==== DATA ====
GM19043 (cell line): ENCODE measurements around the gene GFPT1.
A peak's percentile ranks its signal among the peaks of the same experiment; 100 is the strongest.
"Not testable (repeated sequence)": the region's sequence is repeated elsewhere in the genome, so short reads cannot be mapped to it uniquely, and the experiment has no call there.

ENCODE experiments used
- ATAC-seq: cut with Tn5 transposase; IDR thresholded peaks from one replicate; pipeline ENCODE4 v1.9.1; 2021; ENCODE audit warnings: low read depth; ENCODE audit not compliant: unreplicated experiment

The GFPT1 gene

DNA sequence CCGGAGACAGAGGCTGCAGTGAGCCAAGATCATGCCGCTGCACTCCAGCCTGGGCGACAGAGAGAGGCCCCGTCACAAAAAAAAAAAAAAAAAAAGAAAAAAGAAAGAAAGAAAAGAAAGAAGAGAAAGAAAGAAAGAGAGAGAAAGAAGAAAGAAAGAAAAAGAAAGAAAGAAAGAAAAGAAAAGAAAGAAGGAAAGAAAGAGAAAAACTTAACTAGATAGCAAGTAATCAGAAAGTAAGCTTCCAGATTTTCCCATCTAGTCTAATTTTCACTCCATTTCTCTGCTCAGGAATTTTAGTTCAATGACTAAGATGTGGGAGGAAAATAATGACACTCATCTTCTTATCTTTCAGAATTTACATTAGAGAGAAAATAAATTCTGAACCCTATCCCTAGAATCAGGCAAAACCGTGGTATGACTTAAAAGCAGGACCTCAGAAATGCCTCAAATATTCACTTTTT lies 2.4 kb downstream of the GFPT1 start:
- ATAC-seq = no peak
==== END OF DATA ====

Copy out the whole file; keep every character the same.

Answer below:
GM19043 (cell line): ENCODE measurements around the gene GFPT1.
A peak's percentile ranks its signal among the peaks of the same experiment; 100 is the strongest.
"Not testable (repeated sequence)": the region's sequence is repeated elsewhere in the genome, so short reads cannot be mapped to it uniquely, and the experiment has no call there.

ENCODE experiments used
- ATAC-seq: cut with Tn5 transposase; IDR thresholded peaks from one replicate; pipeline ENCODE4 v1.9.1; 2021; ENCODE audit warnings: low read depth; ENCODE audit not compliant: unreplicated experiment

The GFPT1 gene

DNA sequence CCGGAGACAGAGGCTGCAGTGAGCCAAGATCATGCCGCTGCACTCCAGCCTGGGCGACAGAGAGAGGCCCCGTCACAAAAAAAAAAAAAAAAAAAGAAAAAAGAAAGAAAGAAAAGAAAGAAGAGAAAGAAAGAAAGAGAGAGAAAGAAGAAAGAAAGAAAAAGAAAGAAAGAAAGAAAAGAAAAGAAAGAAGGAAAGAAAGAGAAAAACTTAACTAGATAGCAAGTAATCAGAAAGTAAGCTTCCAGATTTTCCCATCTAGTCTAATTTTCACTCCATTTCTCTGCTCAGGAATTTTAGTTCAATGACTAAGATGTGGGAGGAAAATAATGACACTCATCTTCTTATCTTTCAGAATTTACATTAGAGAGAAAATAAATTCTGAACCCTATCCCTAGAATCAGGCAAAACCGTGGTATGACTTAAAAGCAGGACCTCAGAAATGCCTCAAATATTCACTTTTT lies 2.4 kb downstream of the GFPT1 start:
- ATAC-seq = no peak